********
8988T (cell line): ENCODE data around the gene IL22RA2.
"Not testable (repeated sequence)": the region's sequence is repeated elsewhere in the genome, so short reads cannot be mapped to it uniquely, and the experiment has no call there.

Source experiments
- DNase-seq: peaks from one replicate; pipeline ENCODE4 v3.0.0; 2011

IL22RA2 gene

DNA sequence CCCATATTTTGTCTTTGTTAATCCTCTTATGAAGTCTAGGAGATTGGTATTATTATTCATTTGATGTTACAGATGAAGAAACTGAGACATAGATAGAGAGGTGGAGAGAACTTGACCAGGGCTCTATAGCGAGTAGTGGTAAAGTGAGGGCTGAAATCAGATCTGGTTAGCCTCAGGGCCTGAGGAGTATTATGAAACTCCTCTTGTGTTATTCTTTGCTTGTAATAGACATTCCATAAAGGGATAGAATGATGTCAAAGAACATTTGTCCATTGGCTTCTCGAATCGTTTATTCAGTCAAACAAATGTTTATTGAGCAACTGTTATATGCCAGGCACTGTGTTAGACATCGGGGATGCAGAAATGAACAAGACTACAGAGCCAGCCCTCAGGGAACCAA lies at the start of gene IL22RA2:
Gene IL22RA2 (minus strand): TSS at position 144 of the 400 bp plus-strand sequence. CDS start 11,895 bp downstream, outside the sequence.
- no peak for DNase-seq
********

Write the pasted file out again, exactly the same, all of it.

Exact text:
8988T (cell line): ENCODE data around the gene IL22RA2.
"Not testable (repeated sequence)": the region's sequence is repeated elsewhere in the genome, so short reads cannot be mapped to it uniquely, and the experiment has no call there.

Source experiments
- DNase-seq: peaks from one replicate; pipeline ENCODE4 v3.0.0; 2011

IL22RA2 gene

DNA sequence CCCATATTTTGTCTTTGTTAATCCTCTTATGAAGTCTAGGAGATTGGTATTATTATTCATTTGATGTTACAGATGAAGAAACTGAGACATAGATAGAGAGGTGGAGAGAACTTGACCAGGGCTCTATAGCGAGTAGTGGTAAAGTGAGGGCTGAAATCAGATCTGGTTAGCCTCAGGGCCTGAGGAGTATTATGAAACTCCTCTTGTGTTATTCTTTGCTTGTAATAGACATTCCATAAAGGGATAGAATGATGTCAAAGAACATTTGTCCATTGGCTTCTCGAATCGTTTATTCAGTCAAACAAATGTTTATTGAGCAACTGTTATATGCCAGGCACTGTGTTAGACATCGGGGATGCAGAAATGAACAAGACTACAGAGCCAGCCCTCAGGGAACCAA lies at the start of gene IL22RA2:
Gene IL22RA2 (minus strand): TSS at position 144 of the 400 bp plus-strand sequence. CDS start 11,895 bp downstream, outside the sequence.
- no peak for DNase-seq